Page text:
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How to Detox From Opiates

Overcoming Opiate Addiction

From prescription painkillers to common street drugs, opiate addictions are ravaging our nation. People often use the term “opiate” interchangeably with “opioids,” which are drugs that either derive naturally from opium or emulate its effects synthetically. However, you may know these drugs by other names — morphine, methadone, codeine and heroin.

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Although there are legitimate medical uses for opiates, especially in the treatment of chronic pain, all opiate medications carry the risk of dependence and addiction if misused. Tens of millions of people abuse these substances around the world. So, if you find you have an out-of-control opiate addiction, you are not alone. The first step to quitting is to locate a medically monitored detox program where you can get the drugs out of your system with safe supervision, such as what you find at Diamond House Detox.

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What Causes Opiate Withdrawal?

Taking opiates for a few weeks or more results in tolerance, regardless of whether the user received a legitimate medical prescription or obtained drugs illegally. Tolerance is the term for the body becoming desensitized to the effects of a substance. People with higher tolerances require escalating amounts of the drug to produce the same high over time. The longer you abuse opiates, the greater your tolerance grows and the higher your risk of an accidental overdose becomes.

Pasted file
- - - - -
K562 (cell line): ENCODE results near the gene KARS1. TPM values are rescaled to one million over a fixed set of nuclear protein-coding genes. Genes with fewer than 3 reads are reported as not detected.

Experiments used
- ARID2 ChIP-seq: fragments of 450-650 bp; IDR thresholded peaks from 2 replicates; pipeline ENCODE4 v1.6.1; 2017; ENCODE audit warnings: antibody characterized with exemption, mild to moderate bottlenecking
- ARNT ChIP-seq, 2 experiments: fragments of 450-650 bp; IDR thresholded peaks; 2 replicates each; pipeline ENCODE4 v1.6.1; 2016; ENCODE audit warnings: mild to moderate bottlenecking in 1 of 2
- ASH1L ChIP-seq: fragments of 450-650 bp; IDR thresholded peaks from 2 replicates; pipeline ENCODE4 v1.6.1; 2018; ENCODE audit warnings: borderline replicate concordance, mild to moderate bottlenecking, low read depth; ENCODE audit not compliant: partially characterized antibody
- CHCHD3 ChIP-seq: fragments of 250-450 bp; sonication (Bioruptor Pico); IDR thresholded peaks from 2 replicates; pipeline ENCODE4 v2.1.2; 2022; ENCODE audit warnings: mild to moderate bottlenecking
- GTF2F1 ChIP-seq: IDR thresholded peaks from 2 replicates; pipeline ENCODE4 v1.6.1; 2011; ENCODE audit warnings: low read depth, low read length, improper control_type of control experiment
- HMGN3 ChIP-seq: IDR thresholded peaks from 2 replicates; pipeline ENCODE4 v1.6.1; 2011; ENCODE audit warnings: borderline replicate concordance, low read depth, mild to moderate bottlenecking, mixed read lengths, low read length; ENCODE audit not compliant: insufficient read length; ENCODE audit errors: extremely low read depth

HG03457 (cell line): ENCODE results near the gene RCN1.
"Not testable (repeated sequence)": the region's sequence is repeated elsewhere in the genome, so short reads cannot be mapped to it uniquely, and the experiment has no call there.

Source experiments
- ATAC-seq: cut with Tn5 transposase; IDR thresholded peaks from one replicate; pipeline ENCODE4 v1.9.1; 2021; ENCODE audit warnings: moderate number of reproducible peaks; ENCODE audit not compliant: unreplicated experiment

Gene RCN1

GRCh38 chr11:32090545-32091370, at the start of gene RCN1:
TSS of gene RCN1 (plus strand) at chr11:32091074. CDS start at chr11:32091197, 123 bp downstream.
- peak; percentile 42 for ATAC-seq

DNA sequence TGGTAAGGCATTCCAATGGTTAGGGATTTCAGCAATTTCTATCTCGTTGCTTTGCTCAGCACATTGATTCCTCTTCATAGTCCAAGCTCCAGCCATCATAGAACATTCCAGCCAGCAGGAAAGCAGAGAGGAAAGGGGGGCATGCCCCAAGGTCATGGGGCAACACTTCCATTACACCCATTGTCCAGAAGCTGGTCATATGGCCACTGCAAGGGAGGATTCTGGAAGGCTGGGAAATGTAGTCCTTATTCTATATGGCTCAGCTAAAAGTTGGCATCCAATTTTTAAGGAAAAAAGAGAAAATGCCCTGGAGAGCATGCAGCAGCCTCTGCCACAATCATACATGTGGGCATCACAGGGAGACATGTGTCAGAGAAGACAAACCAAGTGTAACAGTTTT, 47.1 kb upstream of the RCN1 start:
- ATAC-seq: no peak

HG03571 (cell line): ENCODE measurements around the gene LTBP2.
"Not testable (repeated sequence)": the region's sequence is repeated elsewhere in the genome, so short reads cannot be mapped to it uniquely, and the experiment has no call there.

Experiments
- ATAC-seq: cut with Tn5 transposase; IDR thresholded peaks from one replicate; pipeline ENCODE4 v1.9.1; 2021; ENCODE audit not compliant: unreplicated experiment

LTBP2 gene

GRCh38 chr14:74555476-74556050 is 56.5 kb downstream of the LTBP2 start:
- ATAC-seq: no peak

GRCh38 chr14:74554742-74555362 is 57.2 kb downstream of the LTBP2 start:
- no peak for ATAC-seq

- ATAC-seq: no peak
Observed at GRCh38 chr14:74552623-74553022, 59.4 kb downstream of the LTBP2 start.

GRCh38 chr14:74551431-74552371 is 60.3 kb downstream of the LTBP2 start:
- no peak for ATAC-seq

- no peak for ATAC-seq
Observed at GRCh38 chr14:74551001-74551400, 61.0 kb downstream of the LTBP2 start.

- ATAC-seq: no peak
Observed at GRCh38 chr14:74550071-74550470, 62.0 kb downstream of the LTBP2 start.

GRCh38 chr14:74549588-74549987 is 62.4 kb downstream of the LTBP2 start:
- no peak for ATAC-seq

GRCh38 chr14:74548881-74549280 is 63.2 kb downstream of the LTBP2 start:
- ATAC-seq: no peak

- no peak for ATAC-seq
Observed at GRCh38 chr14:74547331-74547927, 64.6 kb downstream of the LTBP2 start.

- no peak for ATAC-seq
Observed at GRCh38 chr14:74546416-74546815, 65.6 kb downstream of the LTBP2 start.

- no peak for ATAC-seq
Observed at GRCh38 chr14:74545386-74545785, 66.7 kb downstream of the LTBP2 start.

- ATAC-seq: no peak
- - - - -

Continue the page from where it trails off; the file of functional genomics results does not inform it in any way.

Tolerance develops because long-term use of opiates alters how specific receptors work in the brain. Over time, these receptors come to rely on opiates to function normally, and removing opiates from the system leads to chemical imbalances that produce severe physical symptoms called withdrawal.

What Does Opiate Withdrawal Feel Like?

Opiate withdrawal symptoms feel excruciating, even when someone has only recently developed an opiate addiction. Although the uncomfortable symptoms of withdrawal may differ due to a variety of factors, the opiate withdrawal timeline typically includes three phases.

The onset of withdrawal symptoms depends mainly on whether you are withdrawing from a short-acting opiate like heroin or a long-acting opiate like an extended-release prescription painkiller. Those withdrawing from a short-acting opiate usually start experiencing symptoms six to 12 hours after stopping use, and those withdrawing from long-acting opiates start feeling symptoms between 12 and 30 hours after cessation. The issues to expect in this phase include:

  • Excessive tearing up
  • Sweating
  • Runny nose
  • Anxiety
  • Fever
  • Racing heartbeat
  • Loss of appetite
  • Insomnia
  • High blood pressure
  • Pain in muscles, joints and bones

These symptoms grow in intensity until the user reaches the peak period.

For most people, withdrawal symptoms are at their worst around 72 hours after last using the opiate of abuse. The symptoms typically plateau, and can remain at the same level of intensity for up to five days. People often describe withdrawal symptoms as being like a severe case of the flu, and one issue to watch out for is dehydration. Lack of appetite is also a problem that can lead to malnutrition, making recovery more difficult in an unsupervised situation. Other opiate withdrawal symptoms at this stage include:

  • Nausea and vomiting
  • Abdominal cramps
  • Diarrhea
  • Depression
  • Goosebumps and chills
  • Intense drug cravings

This second phase is intensely painful, with the symptoms being more than enough to cause people to relapse immediately. Keeping symptoms under control during this period is critical to eliminating opiates from the system and begin working on recovery.